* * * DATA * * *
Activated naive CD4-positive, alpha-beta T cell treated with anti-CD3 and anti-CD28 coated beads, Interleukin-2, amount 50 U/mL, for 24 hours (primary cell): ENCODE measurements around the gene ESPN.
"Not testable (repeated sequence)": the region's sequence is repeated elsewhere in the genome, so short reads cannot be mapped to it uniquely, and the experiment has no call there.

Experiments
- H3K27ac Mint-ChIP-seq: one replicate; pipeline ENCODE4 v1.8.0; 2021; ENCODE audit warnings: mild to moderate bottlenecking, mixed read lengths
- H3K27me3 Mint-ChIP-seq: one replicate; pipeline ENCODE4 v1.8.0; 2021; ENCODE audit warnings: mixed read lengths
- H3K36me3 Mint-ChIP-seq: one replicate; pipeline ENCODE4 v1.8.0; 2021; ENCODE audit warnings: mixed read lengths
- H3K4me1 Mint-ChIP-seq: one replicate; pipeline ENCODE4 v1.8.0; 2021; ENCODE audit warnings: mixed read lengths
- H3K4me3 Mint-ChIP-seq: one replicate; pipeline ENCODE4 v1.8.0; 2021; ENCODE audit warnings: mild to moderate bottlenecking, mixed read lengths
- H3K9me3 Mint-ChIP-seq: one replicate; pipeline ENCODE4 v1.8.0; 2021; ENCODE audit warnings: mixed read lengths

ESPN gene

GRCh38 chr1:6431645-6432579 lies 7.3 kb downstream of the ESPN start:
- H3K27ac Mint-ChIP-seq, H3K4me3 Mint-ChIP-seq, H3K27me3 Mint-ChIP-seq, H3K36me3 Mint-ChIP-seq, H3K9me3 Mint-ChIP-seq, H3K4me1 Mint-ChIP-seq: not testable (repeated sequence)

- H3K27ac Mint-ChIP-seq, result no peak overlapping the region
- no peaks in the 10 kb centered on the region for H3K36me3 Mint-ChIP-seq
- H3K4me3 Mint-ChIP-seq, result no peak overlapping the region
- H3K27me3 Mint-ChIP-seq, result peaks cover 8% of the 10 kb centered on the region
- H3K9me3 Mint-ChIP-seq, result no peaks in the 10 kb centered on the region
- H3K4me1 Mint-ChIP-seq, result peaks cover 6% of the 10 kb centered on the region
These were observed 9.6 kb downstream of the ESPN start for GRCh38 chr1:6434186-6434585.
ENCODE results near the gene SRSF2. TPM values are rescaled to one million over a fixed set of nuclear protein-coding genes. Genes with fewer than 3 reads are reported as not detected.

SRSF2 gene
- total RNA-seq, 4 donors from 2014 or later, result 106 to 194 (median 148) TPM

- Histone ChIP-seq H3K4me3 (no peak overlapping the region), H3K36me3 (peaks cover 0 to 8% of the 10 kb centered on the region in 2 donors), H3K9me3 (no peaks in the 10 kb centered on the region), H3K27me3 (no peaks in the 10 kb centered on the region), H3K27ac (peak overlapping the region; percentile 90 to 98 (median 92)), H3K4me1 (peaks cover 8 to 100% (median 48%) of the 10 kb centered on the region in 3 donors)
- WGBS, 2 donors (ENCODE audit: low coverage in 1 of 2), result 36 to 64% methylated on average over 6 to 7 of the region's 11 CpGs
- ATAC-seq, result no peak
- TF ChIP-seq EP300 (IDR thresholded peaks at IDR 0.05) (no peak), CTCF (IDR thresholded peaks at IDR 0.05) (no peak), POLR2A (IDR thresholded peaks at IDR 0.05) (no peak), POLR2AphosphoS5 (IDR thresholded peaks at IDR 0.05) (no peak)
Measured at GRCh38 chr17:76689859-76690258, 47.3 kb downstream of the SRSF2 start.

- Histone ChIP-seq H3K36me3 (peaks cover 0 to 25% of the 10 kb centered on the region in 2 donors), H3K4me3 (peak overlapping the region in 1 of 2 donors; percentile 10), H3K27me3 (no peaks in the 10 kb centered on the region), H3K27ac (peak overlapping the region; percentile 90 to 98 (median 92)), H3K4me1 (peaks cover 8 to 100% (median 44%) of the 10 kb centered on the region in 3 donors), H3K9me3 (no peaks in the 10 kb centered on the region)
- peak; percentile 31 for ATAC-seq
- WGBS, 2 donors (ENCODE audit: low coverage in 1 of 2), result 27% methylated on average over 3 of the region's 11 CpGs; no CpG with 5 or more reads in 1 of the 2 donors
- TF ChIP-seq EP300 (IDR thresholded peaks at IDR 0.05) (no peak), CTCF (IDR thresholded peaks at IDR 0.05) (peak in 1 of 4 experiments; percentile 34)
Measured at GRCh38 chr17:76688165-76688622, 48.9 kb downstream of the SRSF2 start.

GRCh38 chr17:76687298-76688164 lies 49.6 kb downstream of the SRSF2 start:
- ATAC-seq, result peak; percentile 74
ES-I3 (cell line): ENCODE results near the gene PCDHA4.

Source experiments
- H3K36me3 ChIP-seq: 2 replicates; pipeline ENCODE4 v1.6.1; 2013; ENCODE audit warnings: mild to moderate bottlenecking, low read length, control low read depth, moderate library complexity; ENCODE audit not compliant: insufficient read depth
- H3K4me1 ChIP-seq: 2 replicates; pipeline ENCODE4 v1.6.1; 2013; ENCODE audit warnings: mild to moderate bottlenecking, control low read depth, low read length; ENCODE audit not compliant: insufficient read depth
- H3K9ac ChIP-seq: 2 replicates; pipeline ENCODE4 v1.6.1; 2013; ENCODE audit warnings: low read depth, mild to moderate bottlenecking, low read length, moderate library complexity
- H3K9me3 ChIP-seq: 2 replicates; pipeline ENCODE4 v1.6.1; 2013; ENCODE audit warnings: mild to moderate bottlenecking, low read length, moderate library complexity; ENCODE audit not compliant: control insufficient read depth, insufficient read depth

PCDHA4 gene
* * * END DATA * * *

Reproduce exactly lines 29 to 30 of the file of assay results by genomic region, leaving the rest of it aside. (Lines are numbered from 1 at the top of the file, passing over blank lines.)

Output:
- peak; percentile 31 for ATAC-seq
- WGBS, 2 donors (ENCODE audit: low coverage in 1 of 2), result 27% methylated on average over 3 of the region's 11 CpGs; no CpG with 5 or more reads in 1 of the 2 donors